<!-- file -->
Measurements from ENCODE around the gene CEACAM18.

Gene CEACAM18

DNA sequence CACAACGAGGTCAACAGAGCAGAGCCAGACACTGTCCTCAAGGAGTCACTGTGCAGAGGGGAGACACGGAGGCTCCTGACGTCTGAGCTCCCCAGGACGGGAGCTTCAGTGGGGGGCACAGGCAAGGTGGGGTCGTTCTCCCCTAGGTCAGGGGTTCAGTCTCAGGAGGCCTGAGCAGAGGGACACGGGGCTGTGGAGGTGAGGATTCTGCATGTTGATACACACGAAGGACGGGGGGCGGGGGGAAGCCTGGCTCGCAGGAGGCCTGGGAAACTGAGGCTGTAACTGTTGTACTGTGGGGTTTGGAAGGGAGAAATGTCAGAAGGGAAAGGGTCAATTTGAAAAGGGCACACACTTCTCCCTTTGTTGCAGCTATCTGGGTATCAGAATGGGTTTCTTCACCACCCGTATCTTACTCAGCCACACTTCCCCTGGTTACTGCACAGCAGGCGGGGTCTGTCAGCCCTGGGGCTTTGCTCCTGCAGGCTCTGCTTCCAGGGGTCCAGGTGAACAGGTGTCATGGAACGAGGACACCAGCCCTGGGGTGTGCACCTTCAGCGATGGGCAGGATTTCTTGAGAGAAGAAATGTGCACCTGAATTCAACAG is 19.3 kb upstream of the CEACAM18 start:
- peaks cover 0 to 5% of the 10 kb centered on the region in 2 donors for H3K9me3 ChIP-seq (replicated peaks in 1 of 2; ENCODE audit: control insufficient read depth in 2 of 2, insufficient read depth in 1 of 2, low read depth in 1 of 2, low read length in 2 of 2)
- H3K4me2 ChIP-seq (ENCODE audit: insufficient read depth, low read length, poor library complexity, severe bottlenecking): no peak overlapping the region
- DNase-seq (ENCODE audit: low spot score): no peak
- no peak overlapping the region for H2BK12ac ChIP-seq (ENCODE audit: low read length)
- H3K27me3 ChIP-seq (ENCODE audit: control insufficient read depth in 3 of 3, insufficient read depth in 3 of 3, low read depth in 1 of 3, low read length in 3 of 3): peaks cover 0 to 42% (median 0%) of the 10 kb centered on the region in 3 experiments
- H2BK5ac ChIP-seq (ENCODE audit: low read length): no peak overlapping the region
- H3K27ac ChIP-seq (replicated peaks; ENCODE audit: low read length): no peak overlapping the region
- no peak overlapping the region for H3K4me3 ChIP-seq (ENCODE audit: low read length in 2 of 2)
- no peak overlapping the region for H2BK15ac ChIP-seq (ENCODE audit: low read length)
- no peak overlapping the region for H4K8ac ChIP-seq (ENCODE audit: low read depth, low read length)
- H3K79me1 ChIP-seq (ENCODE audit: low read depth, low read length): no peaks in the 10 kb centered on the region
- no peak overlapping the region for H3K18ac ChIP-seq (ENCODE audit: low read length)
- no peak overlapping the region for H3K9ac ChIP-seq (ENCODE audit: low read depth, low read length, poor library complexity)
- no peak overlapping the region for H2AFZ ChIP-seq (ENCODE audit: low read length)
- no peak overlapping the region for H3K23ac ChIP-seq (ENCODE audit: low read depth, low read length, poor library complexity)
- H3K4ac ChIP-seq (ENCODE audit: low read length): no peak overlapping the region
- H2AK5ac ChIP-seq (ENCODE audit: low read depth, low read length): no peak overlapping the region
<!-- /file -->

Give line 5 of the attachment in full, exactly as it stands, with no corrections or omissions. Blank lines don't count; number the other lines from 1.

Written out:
- H3K4me2 ChIP-seq (ENCODE audit: insufficient read depth, low read length, poor library complexity, severe bottlenecking): no peak overlapping the region